June 26, 2011
June 26, 2011
June 29, 2011
22.1685.1 - 22.1685.15
When You Can’t Hear Me Now ‐ Nonverbal Communication in Distance Learning Authors Globalization, a strong demand for continuing education and cost pressure on traditional university learning models are all contributing to the growth of distance learning across many educational programs, to include civil engineering. Fundamentally, distance learning encompasses students participating in a class without being physically present; this includes not only remote campuses, where the communication infrastructure is likely to be robust, but also students studying on exchange programs either domestically or abroad. Specifically at the XX‐XX‐XX‐XX at XX‐XX, the study abroad program is trending towards a more robust program to send our students abroad. In the past five academic semesters, we have sent 370 students to 35 universities around the globe. As the program continues in its development, its popularity among the students continues to grow. Given the growth in demand for this program at XX‐XX and elsewhere, the Department of Civil and Mechanical Engineering at XX‐XX has been carefully examining how to best deliver quality instruction to these students. The fundamental teaching model in our Department is well‐expressed in the Excellence in Civil Engineering Education (ExCEEd) program, sponsored by the American Society of Civil Engineers (ASCE). The model includes six main elements for developing an effective learning environment: structured organization, engaging presentation, enthusiasm, positive rapport with students, frequent assessment of student learning, and appropriate use of technology. The primary question associated with distance learning is, “Can the ExCEEd teaching model work when the student isn’t physically present?” The author’s primary interest in this paper is to look closely at non‐verbal communication as it relates to the ExCEEd teaching model and distance learning. The authors are most interested in non‐verbal communication because it is related to three of the six main elements in ExCEEd teaching model: engaging presentation, enthusiasm, and positive rapport with students. Additionally, the nature of distance learning will necessitate and evaluation of how a fourth element, the appropriate use of technology, is applied to various methods of teaching a distance learning course. Further, non‐verbal communication, as represented by facial expressions and vocal intonation, can be 93% of the teacher’s effectiveness in delivering a message. Given these circumstances, it is important to assess the impact of various distance learning environments on a teacher’s ability to express non‐verbal content such that the ExCEEd teaching model is still effective. A case study approach will be used to illustrate and examine challenges in this area and recommendations will be presented rely on the body of knowledge of non‐verbal communications, the ExCEEd teaching model, and the realities of distance learning.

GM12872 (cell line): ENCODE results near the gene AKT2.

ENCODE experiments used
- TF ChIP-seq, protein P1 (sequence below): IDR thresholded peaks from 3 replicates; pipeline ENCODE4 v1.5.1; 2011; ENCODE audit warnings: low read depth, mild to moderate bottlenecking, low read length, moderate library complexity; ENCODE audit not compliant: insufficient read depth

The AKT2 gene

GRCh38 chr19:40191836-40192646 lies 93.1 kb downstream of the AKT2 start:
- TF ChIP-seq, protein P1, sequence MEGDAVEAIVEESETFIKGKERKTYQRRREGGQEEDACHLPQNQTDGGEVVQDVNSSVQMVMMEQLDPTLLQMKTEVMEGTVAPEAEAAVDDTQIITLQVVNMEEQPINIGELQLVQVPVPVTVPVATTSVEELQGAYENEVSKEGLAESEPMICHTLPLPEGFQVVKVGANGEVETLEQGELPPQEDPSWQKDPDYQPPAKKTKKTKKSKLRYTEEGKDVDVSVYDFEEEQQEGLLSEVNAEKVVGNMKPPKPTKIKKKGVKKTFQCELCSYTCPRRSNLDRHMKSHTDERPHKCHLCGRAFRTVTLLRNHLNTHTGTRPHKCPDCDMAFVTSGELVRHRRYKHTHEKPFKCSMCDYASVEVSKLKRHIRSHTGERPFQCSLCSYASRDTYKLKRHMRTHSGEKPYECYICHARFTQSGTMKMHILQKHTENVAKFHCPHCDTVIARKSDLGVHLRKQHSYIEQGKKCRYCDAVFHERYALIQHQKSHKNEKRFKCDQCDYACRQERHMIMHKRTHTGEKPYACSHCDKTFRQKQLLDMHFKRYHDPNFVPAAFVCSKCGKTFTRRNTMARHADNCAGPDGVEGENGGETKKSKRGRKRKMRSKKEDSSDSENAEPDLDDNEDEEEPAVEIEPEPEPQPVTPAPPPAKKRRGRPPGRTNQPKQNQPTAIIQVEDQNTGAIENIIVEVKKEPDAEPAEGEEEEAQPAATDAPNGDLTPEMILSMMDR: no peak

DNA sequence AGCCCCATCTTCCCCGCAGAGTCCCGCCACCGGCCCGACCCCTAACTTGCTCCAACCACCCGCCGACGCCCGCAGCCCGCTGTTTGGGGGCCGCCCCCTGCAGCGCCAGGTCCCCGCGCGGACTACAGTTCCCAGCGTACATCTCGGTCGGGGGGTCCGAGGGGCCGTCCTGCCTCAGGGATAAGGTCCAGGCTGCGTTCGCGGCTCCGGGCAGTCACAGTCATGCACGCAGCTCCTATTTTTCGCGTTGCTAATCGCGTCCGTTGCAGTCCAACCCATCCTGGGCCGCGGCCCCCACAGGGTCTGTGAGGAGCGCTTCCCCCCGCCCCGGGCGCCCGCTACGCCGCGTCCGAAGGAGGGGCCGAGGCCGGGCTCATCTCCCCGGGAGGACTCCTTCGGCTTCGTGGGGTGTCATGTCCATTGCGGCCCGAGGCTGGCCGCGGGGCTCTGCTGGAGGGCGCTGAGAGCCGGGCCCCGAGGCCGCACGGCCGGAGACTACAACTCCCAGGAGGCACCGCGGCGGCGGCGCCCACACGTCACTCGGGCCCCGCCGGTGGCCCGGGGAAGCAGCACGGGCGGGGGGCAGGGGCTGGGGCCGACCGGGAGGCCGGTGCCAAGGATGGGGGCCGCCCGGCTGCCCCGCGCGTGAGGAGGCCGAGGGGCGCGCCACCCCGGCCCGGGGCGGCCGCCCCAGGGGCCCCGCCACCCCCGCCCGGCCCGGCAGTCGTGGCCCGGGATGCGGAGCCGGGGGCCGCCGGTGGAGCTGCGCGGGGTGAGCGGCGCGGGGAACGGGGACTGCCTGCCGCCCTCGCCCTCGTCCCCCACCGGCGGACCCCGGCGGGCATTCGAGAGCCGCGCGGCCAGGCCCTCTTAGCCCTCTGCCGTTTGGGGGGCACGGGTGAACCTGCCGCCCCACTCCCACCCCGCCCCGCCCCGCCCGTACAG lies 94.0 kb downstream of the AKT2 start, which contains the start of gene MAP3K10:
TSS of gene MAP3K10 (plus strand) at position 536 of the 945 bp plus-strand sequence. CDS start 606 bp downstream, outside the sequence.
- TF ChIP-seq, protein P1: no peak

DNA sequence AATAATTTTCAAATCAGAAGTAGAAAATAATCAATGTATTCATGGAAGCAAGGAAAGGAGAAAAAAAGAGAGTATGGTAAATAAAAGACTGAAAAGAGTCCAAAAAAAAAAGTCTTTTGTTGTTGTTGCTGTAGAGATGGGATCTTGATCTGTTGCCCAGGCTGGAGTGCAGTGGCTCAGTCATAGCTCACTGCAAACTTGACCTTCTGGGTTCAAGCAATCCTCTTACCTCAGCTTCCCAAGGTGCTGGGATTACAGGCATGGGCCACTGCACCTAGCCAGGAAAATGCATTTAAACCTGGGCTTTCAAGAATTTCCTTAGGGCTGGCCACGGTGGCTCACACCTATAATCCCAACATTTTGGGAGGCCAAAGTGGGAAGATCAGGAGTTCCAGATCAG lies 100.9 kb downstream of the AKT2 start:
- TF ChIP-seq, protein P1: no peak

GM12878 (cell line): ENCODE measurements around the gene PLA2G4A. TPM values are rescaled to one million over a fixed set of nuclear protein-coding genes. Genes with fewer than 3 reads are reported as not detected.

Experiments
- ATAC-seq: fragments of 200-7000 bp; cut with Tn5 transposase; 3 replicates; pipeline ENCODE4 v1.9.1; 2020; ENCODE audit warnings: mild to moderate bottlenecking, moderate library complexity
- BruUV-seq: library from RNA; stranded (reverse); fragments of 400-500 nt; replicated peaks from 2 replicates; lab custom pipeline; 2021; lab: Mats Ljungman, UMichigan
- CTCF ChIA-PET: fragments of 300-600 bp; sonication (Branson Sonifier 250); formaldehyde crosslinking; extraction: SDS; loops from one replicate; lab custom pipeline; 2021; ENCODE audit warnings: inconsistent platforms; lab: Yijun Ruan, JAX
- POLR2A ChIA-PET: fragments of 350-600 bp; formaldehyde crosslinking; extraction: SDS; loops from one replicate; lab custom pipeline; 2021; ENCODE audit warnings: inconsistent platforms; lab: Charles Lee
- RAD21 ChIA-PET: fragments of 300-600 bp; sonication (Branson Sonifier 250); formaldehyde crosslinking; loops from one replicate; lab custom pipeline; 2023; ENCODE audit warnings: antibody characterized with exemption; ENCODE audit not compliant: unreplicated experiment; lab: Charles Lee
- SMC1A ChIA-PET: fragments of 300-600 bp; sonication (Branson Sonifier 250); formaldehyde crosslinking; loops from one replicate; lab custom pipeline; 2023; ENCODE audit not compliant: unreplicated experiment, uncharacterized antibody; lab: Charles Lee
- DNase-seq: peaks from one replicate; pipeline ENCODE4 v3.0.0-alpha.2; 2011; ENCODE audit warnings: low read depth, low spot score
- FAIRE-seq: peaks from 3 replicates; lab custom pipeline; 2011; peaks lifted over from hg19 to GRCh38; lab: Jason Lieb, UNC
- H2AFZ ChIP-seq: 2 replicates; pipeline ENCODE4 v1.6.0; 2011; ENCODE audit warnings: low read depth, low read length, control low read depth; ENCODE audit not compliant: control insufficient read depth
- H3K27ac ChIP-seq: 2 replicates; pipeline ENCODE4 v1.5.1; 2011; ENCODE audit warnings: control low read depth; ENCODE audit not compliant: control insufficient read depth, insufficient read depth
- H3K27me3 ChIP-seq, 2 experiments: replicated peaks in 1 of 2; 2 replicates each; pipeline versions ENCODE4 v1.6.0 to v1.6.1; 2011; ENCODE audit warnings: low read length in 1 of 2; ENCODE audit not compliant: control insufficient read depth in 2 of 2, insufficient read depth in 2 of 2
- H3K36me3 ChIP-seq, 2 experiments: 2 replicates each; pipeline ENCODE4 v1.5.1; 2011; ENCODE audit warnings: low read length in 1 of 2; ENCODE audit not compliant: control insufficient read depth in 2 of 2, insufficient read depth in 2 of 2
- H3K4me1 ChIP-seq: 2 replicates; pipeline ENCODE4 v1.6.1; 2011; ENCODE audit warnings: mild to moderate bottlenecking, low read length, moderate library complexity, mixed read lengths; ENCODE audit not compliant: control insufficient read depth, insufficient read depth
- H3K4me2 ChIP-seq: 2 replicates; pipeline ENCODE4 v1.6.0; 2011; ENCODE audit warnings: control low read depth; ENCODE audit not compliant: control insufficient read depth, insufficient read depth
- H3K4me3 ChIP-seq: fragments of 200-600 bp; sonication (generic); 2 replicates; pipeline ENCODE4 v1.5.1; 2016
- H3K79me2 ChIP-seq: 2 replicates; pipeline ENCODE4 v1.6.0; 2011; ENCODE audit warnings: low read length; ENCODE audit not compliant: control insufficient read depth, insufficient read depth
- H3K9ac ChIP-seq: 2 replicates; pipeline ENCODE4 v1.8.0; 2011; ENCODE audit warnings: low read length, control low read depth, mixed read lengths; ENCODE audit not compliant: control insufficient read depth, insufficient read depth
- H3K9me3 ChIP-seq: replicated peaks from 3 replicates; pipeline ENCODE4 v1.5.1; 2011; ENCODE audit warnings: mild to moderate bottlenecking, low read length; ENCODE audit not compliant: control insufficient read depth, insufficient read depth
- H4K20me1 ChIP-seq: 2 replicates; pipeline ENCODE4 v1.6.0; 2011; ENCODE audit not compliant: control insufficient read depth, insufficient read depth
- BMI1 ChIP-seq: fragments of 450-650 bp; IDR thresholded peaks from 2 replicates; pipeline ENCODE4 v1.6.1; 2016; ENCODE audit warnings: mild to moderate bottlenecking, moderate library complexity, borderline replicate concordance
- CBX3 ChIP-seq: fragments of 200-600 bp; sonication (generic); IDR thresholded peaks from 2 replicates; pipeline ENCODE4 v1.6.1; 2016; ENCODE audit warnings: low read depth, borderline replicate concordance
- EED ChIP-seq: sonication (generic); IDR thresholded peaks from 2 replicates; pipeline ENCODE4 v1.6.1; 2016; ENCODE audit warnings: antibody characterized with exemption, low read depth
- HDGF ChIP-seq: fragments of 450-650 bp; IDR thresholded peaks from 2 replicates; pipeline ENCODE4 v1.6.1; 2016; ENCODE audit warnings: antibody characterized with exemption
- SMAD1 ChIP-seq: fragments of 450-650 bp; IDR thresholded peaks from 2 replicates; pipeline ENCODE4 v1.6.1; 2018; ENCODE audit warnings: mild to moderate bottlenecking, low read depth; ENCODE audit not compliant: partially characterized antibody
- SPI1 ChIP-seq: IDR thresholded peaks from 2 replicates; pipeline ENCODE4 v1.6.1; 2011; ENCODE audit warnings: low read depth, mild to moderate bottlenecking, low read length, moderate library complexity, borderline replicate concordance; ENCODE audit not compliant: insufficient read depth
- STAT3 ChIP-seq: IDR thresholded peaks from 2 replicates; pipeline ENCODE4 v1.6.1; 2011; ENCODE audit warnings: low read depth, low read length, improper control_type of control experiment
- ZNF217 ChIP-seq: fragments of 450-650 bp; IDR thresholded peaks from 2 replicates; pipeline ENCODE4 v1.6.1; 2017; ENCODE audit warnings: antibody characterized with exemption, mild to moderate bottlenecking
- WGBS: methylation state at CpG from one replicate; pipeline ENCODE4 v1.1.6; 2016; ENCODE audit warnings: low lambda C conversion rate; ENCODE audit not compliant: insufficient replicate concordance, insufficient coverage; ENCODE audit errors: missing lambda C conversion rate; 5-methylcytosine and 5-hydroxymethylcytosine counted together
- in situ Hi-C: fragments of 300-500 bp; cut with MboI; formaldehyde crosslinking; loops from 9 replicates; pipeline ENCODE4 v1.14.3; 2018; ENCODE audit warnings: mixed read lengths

Reese, M., & Hanus, J. P., & Klosky, L. (2011, June), When You Can’t Hear Me Now: Nonverbal Communication in Distance Learning Paper presented at 2011 ASEE Annual Conference & Exposition, Vancouver, BC. 10.18260/1-2--18388
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